French-themed books to read this month
Teasing thriller from the writer of The Chalet, the story of the first female wireless operator and who really was the woman behind the big hair and 'let them eat cake'?
Two historical reads this month and a dash of the thrills to get your teeth into whilst the sun is still shining Pic: Lucky Team Studio / Shutterstock
Marie-Antoinette: The Making of a French Queen - John Hardman
Yale University Press, £10.99, ISBN: 9780300260946
We all know her name, but who was the real Marie-Antoinette?
That is the question that John Hardman explores in his book Marie-Antoinette: The Making of a French Queen, set to appear in paperback on August 24.
Marie-Antoinette was the last queen of France before the French Revolution. She was born an archduchess of Austria in 1755, and died after being convicted of high treason and executed by guillotine on October 16, 1793.
It is what lies between those moments that Hardman focuses on.
His search for answers leads him from the court of Louis XVI, to the last year of Versailles, the fall of the French monarchy and Marie Antoinette’s eventual demise.
The book is presented as “a new look which fundamentally overturns our understanding of this famously ‘out of touch’ queen”, with Hardman relying on new sources to tell the tale of the doomed queen.
It shows for the first time the true influence that Marie-Antoinette had during her lifetime, and how she used it.
The book, for example, sheds new light on Marie-Antoinette’s opposition to her mother’s aggressive foreign policy strategy, on how during the revolution she listened to the ‘third estate’, including farmers and business owners, and how she worked with repentant radicals to support the cause of the constitutional monarchy.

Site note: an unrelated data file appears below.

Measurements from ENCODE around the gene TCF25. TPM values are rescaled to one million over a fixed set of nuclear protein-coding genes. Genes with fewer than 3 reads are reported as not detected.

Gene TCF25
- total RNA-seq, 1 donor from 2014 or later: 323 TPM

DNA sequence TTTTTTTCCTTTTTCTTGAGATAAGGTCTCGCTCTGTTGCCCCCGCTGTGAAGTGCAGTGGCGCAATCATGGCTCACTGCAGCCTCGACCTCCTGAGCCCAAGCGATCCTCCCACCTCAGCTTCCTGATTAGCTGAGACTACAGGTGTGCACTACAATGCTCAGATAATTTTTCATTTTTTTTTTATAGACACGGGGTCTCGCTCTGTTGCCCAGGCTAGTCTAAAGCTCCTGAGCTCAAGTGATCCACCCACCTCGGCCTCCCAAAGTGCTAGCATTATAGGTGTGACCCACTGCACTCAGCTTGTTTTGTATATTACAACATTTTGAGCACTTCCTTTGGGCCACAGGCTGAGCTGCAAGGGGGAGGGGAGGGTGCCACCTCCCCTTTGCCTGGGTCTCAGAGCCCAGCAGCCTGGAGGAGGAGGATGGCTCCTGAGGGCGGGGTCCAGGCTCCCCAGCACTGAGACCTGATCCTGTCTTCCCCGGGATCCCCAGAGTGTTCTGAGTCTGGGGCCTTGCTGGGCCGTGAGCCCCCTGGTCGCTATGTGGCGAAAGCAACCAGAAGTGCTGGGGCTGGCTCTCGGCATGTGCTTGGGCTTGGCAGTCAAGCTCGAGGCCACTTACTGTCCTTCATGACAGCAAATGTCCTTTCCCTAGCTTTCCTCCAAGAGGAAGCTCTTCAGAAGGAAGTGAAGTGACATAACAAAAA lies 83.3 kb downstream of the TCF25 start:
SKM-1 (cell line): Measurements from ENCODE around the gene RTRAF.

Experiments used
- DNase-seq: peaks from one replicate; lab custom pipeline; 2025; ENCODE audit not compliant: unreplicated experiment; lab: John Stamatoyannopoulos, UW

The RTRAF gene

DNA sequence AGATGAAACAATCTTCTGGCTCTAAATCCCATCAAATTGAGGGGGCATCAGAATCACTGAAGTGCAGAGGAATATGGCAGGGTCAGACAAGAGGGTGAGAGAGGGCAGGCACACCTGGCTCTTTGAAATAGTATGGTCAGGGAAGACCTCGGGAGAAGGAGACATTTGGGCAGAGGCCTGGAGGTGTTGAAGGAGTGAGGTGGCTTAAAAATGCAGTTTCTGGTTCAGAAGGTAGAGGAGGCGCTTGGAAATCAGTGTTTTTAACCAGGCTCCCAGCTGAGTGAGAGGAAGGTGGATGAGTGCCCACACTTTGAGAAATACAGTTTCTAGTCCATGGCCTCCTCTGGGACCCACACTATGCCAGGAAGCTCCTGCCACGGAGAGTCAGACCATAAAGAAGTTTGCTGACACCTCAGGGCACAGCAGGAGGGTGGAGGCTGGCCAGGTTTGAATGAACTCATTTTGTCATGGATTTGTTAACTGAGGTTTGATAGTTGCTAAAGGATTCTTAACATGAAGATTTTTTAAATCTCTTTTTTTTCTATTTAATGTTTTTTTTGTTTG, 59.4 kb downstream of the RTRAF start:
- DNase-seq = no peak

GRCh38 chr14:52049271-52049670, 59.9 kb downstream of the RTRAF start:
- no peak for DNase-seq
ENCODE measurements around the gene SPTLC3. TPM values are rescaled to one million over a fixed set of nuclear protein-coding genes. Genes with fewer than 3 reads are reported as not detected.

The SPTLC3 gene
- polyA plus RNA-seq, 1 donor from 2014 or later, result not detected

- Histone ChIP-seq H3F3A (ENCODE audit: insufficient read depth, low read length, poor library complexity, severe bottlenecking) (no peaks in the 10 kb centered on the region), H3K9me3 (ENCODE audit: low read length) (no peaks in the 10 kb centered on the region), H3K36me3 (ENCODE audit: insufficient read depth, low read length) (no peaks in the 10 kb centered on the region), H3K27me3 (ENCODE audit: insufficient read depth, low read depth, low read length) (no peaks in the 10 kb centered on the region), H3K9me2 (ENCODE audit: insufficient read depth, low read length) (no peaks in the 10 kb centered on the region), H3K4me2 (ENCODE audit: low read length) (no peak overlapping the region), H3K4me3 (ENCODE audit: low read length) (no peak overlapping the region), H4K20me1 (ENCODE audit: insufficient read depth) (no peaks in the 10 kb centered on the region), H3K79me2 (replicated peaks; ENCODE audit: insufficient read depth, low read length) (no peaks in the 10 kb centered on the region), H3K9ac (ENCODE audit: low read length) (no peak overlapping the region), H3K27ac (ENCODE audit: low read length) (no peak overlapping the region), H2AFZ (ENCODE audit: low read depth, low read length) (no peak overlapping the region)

It was named book of the year by The Spectator in 2020 (the hardback edition), so it is sure to be an insightful and gripping read.
A vital addition to any French history buff ’s collection.
The Chateau - Catherine Cooper
HarperCollins, £7.99, ISBN: 9780008400255
The Chateau is Cooper’s second book, after her debut novel The Chalet became a Sunday Times bestseller, sold over 80,000 copies and spent three weeks in the Kindle top 100.
Like her first book, The Chateau is a teasing thriller. It is obviously set in a chateau in France - an ideal location for a mystery.
The premise is that a couple from the UK with a secretive past move into a chateau in France in a bid to start a new life. They want a fresh start. In that respect, things start well.
They settle in nicely at first and are warmly welcomed by the local community.
But then, during an extravagant party, one of their neighbours is murdered, and the fairy tale castle life suddenly becomes sinister.
The book teases, “someone knows exactly why they really came to the chateau. And someone is going to give them what they deserve”.
Cooper seems to have hit on a winning formula, combining idyllic French settings with dark and captivating murder mystery plots.
This makes sense, as she herself lives in France with her family, and is a self-admitted fan of Agatha Christie, who she discovered as a child.
If the success of her debut is anything to go by, The Chateau is set to be a thrilling ride.
It will be released on September 2, 2021.
We hope it is not the last France-based thriller that Cooper produces.
Code Name Madeleine: A Sufi Spy in Nazi-Occupied Paris Arthur J. Magida
WW Norton & Co, £9.99 ISBN: 9780393867558
Noor Inayat Khan – codename Madeleine – was the first female wireless operator to be sent from the UK into occupied France to assist the French Resistance during World War Two.
Three months after the Allied invasion, she was executed at Dachau concentration camp. Her last word was reportedly “liberté”. She is a heroine of the war efforts and was posthumously awarded the George Cross, the highest civilian honour in the UK.
The book dives into her dramatic story. It tells of how she was a most unlikely candidate to become a war hero, coming from an Indian family devoted to peaceful reflection.
It is reported that she said before her death, “I wish some Indians would win high military distinction in this war. If one or two could do something in the Allied service which was very brave and which everybody admired, it would help to make a bridge between the English people and the Indians”.
Noor Inayat Khan was that heroic brave person, and her name is sadly not well known enough. This book will help to rectify that – her story deserves far more attention than it has got.